Weekly Digital News Roundup: January 10-14
Pinterest Acquires VisualGraph to Boost Image Recognition
- According to Search Engine Watch, Pinterest is refining its relevance capabilities with acquisition of startup company VisualGraph, an image recognition and visual search platform. Many speculate this move not only primes Pinterest to be a premier image search engine, but also an ideal environment for advertising.
- VisualGraph was co-founded by former Googler Kevin Jing who worked on Google’s first image processing application back in 2004. VisualGraph will help Pinterest with image recognition beyond the standard classification by users.
- It’s no secret Pinterest is working on its monetization strategy. This move could be one more step in delivering relevant ads to users in the future, perhaps starting with its “promoted pins” offering.
Yahoo Brings Native Ads to Tumblr and Launches New Audience Ads
- According to The Next Web, Yahoo on Tuesday answered the question about what the company intends to do with Tumblr. CEO Marissa Mayer announced at the company’s CES event on Tuesday the introduction of Yahoo Advertising, a united platform that will simplify the purchase of ads on Yahoo’s various properties including Tumblr.
- “The new Yahoo Advertising includes a comprehensive suite of web, mobile, and video ad products across native, audience, and premium display, which are accessible through a new buying platform,” Yahoo wrote in a blog post.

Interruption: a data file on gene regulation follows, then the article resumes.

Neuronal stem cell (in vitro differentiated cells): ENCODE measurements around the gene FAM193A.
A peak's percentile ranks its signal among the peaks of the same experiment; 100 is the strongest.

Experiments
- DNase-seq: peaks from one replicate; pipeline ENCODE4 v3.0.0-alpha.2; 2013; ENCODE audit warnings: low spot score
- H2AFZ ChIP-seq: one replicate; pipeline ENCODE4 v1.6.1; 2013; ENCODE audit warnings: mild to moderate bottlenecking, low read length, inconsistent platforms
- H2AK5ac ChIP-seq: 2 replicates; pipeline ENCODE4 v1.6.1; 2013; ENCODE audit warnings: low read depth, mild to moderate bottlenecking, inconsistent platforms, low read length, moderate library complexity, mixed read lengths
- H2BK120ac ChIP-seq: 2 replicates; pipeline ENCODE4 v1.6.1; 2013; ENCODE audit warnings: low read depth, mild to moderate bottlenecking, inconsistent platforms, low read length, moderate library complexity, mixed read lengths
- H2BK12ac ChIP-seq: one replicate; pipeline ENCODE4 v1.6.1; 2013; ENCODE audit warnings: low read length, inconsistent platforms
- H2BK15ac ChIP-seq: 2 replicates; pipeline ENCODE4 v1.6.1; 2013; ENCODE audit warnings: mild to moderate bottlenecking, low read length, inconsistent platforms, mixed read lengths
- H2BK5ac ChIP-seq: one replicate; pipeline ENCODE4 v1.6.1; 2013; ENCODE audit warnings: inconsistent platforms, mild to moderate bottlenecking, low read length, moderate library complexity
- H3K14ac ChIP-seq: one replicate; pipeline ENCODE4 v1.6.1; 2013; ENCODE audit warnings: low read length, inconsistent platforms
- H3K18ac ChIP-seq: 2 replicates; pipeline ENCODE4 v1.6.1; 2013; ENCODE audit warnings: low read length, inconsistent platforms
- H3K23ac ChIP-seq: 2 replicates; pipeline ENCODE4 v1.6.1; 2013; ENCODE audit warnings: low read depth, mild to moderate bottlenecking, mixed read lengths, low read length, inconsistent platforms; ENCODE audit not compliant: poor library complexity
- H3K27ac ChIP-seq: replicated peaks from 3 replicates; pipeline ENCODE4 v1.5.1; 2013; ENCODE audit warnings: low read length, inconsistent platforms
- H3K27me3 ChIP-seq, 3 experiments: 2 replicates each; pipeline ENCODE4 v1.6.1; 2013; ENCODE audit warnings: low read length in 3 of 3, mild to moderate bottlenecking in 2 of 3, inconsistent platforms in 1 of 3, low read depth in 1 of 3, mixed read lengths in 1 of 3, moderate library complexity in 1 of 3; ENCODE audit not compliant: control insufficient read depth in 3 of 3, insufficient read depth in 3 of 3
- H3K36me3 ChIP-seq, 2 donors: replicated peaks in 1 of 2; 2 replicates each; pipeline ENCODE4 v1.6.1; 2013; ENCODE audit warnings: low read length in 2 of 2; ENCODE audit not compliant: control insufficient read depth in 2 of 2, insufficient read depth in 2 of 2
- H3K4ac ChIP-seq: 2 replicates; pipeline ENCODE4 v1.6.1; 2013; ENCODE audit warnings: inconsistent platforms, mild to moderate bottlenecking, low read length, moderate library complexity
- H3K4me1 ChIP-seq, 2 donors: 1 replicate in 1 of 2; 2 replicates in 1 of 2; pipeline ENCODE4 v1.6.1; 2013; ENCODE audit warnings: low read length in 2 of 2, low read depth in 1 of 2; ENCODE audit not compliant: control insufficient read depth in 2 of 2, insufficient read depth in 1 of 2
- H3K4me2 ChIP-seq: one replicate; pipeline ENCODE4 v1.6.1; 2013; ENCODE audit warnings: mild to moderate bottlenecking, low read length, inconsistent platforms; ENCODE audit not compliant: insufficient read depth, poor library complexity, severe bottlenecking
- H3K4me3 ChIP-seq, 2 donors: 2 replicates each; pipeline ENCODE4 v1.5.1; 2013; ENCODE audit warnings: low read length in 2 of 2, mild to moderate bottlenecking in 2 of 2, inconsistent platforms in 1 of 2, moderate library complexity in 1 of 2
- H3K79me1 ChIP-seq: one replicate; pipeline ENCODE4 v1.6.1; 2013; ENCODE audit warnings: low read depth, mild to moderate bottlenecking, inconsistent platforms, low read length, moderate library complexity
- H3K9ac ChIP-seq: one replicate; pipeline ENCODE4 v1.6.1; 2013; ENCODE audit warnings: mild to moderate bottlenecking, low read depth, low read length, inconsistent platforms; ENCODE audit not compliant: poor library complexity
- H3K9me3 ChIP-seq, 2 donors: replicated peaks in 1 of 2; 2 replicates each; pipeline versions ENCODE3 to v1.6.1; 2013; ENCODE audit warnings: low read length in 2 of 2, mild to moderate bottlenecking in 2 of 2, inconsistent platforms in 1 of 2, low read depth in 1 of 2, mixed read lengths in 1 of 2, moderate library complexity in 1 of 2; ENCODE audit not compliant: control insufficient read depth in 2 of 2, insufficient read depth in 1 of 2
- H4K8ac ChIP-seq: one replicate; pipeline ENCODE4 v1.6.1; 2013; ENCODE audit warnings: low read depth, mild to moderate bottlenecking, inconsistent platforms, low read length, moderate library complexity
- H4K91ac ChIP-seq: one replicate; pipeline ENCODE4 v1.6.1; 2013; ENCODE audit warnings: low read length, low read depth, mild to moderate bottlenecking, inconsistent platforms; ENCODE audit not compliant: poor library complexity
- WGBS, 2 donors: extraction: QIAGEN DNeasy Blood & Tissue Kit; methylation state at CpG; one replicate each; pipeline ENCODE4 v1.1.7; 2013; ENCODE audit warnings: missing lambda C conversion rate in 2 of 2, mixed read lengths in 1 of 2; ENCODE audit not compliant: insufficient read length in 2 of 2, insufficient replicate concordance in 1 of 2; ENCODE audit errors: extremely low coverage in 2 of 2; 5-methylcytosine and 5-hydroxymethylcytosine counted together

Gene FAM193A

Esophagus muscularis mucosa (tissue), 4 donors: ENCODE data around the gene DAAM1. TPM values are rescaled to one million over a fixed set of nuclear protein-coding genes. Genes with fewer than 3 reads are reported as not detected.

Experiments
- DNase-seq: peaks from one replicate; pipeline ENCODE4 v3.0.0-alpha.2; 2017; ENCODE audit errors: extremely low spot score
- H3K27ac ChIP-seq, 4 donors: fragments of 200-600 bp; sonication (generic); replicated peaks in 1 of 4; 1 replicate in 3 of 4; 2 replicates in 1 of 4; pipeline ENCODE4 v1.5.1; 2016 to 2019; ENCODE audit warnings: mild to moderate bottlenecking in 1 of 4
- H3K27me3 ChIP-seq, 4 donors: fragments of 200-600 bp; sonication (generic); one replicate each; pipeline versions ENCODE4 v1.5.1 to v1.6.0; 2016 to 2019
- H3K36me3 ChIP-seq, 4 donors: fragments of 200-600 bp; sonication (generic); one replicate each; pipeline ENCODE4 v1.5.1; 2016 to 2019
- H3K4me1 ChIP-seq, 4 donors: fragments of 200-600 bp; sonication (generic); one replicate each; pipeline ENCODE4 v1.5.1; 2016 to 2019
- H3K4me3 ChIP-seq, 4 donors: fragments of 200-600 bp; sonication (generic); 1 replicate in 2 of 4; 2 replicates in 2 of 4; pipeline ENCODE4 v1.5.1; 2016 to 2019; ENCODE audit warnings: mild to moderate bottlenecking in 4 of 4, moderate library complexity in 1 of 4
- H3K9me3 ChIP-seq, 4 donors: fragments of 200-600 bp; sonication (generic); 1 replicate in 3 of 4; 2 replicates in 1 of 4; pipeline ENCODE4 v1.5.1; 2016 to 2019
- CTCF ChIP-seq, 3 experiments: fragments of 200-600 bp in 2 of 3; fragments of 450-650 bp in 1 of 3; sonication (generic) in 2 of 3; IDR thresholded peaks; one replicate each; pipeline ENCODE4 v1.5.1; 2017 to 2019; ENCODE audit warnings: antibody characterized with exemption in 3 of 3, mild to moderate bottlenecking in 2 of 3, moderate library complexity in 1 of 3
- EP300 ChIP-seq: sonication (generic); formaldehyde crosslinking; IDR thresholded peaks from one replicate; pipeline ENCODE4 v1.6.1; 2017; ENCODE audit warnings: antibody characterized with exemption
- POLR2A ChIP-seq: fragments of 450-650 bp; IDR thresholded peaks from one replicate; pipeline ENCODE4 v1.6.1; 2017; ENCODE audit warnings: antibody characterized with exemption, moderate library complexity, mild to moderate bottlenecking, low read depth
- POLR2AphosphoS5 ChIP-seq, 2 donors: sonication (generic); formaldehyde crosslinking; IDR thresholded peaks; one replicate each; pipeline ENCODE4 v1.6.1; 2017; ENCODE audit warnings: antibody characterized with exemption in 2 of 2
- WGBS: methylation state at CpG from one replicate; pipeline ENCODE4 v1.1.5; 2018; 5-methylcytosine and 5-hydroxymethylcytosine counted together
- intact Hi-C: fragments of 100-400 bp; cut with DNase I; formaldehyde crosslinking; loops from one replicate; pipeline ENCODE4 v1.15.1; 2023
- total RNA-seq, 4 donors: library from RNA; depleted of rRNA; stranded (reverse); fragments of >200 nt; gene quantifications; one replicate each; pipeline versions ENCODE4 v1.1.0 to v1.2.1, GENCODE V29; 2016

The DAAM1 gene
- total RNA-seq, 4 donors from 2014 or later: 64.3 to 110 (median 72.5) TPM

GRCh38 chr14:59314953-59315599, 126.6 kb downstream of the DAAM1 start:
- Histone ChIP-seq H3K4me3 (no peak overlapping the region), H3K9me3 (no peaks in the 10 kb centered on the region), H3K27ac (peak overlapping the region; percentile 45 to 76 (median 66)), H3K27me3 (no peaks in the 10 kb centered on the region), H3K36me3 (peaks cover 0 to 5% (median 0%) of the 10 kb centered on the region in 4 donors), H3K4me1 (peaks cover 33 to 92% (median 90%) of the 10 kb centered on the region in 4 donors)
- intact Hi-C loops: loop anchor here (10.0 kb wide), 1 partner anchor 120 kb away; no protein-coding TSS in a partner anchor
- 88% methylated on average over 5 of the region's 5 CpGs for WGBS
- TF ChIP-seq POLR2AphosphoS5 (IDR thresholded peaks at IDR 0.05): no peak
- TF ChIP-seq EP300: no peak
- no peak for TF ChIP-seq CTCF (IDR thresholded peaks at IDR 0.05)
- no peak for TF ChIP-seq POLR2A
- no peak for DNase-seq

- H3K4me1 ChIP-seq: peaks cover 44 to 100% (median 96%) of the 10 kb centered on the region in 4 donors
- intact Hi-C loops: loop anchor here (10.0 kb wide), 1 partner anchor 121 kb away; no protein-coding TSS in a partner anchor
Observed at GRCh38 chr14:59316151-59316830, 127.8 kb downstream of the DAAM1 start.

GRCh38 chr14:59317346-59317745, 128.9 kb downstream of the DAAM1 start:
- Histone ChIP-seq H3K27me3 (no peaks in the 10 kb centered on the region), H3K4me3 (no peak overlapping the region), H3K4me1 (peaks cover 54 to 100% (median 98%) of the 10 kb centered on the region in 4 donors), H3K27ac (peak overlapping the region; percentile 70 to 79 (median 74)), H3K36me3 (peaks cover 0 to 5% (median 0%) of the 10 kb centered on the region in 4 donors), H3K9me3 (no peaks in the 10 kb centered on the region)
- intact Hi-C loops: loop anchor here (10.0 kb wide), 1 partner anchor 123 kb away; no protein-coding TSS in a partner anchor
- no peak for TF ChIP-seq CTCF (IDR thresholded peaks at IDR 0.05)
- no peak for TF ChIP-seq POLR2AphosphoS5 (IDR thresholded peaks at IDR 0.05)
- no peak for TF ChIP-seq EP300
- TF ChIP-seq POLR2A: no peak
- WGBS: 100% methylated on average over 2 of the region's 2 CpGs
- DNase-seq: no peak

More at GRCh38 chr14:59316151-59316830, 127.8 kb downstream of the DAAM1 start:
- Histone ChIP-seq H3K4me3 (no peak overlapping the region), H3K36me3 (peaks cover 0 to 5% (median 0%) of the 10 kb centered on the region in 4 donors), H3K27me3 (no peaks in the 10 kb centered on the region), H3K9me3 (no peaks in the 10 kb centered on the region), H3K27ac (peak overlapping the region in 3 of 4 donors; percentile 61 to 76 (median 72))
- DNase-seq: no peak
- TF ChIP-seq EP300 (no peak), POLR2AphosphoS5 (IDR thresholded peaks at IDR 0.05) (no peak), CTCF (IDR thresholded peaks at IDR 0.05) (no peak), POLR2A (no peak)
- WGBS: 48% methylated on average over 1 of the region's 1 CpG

- Analytics had been a sore point for Tumblr. Until now, marketers haven’t had the ability to buy by gender or location. In addition, advertisers will only have to pay when their Tumblr ad is reblogged, liked or followed or if there’s a direct click to the ad. The move marks one of the most dramatic moves by Mayer since she took the lead job at Yahoo in summer of 2012.
Facebook to Shut Down Ad Program
- According to The Wall Street Journal, Facebook in early spring will shut down a controversial ad feature that got the company in legal trouble over privacy, the social network said Thursday. Sponsored Stories, which the company launched in 2011, created a social endorsement for ads. If a Facebook user liked a company’s product…that action along with the person’s profile picture could appear as an advertisement in their friends’ Facebook news feeds.
- The lawsuit argued that Facebook violated the privacy rights of minors by publishing their “likes” and profile pictures in advertisements without their consent.
- For advertisers, that means that they can no longer design an ad whose main purpose is to showcase a Facebook user’s likes or check-ins to their friends. But they are free to put up ads for their products, in both news feeds and on the side panels of a Facebook pages, that include people’s likes and pictures – so long as they are not the main focus of the ad.